Richard Cecil (poet)

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Richard Cecil is an American poet born on March 14, 1944 in Baltimore and lived in Richmond, Virginia. He graduated from Indiana University, later marrying Maura Stanton in 1971. Previously teaching at Rhodes College, currently teaching at Indiana University as a lecturer on the subject of creative writing as well as teaching in the Hutton Honors College on the same subject. His work has appeared in American Poetry Review, Crab Orchard Review, Poetry, Ploughshares, New England Review, The Georgia Review, Missouri Review, Southern Review, River Styx, Virginia Quarterly Review.

Life[edit]

Born on March 14, 1944 in Baltimore, Cecil married Maura Stanton in 1971,[1] and lived in Richmond, Virginia. He graduated from Indiana University.

He taught at Rhodes College. He currently works at Indiana University as a teacher of creative writing and also teaches in the Hutton Honors College.[2][3] He briefly taught at Lock Haven University of Pennsylvania, teaching American Poetry courses and running Poetry workshops, in 1987 and 1988.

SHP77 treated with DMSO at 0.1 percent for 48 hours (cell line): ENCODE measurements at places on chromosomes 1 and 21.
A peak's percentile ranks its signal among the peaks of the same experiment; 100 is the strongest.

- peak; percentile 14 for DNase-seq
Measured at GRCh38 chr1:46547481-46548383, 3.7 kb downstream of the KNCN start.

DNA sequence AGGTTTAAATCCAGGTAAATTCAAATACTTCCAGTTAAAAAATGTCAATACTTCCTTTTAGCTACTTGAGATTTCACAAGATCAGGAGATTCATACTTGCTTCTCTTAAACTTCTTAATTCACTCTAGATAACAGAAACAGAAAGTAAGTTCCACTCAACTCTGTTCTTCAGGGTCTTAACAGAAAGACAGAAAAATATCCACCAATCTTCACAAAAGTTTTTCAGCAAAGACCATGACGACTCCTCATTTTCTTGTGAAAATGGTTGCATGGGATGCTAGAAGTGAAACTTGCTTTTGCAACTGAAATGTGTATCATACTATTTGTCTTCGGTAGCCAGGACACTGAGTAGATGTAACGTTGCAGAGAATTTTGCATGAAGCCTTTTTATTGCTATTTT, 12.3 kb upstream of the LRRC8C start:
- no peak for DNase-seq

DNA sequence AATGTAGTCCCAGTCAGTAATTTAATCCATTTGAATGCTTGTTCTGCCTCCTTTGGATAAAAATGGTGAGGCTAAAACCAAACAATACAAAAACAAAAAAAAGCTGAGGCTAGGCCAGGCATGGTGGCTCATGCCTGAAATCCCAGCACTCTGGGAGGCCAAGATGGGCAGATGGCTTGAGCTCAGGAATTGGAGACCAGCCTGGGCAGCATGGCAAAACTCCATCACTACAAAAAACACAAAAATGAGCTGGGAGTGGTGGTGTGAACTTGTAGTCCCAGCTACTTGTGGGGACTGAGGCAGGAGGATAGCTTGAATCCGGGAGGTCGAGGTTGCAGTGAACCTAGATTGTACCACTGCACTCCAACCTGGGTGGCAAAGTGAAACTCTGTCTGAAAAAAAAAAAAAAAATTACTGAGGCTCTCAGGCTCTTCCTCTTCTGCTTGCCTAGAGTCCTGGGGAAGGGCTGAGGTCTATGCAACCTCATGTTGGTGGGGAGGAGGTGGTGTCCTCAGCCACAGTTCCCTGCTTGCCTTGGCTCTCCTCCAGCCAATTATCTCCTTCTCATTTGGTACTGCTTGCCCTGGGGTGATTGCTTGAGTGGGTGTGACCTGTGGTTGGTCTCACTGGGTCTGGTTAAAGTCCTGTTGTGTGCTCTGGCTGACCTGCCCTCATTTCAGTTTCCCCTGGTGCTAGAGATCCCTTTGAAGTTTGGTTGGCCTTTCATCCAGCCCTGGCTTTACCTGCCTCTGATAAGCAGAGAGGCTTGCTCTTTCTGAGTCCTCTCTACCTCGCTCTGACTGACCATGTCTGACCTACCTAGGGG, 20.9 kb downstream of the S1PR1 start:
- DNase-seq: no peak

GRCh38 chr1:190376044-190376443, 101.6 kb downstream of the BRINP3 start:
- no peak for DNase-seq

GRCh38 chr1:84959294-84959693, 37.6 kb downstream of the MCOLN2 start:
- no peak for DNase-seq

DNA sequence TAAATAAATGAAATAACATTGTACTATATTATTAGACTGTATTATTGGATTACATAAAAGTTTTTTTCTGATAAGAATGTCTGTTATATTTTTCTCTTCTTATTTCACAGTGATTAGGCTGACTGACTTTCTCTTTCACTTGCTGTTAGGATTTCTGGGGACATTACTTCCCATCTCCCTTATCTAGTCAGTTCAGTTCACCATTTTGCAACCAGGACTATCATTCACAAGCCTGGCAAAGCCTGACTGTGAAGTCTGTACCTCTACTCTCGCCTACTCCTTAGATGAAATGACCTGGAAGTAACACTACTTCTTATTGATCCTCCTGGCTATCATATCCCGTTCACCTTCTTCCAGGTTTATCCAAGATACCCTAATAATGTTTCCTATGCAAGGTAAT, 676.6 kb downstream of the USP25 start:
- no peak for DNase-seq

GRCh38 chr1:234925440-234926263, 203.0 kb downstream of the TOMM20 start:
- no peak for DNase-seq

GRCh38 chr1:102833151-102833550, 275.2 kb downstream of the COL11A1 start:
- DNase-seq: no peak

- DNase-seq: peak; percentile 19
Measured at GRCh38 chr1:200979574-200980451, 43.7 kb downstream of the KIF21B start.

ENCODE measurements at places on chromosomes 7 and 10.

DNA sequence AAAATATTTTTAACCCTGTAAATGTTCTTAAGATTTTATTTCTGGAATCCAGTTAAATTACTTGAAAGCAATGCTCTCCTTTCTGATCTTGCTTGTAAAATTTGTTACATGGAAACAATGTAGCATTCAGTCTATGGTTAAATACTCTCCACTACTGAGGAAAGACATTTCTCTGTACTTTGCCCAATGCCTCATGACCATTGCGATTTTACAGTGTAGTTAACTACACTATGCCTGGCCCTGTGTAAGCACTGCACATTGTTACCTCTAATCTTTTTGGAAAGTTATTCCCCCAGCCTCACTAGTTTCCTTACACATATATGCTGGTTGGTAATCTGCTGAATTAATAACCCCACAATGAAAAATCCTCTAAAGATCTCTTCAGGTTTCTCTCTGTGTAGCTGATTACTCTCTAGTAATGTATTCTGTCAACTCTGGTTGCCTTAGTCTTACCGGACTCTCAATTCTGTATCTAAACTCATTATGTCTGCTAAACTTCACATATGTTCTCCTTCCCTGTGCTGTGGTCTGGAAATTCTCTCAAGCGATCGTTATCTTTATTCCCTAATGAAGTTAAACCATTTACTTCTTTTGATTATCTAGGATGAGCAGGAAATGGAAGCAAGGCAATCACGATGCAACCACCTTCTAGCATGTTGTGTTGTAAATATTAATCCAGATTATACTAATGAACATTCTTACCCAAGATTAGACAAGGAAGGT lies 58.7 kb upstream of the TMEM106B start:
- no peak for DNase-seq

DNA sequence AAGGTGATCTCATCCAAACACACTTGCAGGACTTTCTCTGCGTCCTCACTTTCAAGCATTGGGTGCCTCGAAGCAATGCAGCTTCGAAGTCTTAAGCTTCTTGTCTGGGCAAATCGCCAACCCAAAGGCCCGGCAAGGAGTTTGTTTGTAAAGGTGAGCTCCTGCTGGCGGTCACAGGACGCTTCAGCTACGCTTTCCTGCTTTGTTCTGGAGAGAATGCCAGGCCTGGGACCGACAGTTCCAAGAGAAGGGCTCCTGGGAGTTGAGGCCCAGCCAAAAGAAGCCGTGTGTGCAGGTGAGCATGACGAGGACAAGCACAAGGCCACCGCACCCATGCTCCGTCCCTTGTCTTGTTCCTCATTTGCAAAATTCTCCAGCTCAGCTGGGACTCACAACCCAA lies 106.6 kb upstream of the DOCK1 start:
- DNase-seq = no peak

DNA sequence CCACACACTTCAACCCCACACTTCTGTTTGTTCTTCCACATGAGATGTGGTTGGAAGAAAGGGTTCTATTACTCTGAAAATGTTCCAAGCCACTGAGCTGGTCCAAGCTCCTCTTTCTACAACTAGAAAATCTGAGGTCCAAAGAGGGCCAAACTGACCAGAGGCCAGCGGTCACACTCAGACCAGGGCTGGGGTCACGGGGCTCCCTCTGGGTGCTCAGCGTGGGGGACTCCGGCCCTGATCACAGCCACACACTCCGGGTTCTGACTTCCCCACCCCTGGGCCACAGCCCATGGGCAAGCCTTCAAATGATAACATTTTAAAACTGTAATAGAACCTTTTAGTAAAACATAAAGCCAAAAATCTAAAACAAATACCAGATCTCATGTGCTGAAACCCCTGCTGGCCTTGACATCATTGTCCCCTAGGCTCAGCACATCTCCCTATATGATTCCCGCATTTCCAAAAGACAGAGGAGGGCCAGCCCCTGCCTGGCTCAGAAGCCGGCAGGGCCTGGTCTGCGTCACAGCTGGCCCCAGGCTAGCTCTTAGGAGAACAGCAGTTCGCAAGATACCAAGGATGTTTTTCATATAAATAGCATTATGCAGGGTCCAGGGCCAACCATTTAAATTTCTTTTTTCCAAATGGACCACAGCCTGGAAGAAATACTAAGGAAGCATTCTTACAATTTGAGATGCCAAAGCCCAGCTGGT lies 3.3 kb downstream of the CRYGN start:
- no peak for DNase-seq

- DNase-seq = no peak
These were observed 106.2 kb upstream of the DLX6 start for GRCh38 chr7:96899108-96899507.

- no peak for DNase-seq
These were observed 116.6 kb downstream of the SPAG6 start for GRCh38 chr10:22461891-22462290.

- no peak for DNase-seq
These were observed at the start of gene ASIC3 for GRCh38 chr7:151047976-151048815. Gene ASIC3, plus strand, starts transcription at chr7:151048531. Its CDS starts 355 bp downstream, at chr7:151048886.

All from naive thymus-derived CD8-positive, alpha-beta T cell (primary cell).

His work has appeared in American Poetry Review, Crab Orchard Review, Poetry,[4] Ploughshares, New England Review, The Georgia Review, Missouri Review,[5] Southern Review,[6] River Styx, Virginia Quarterly Review.

Quotations[edit]

"Everything turns into gin in the end." - Richard Cecil, Hutton Honors College, Indiana University, Bloomington IN (3/18/2019).

Awards[edit]

Works[edit]

  • "Caliban and Ariel". American Poetry Review. November 1995.
  • Einstein's Brain. University of Utah Press. 1986. ISBN 978-0-87480-255-9.
  • Alcatraz. West Lafayette, Indiana: Purdue University Press. 1992. ISBN 978-1-55753-015-8.
  • In Search of the Great Dead. Crab Orchard Review. 1999. ISBN 978-0-8093-2260-2.
  • Twenty first century blues. SIU Press. 2004. ISBN 978-0-8093-2597-9.

Ploughshares[edit]

References[edit]

  1. ^ International Who's Who in Poetry 2005. Europa Publications, London & New York. p.278 books.google
  2. ^ [1] Archived December 12, 2008, at the Wayback Machine
  3. ^ https://web.archive.org/web/20090610051657/http://www.iub.edu/~engweb/faculty/Richard-Cecil.html. Archived from the original on June 10, 2009. Retrieved July 17, 2009. Missing or empty |title= (help)
  4. ^ http://www.poetryfoundation.org/poetrymagazine/toc.html?issue=1024
  5. ^ [2] Archived August 23, 2010, at the Wayback Machine
  6. ^ https://web.archive.org/web/20090509083626/http://www.spr.armstrong.edu/previous.html. Archived from the original on May 9, 2009. Retrieved July 17, 2009. Missing or empty |title= (help)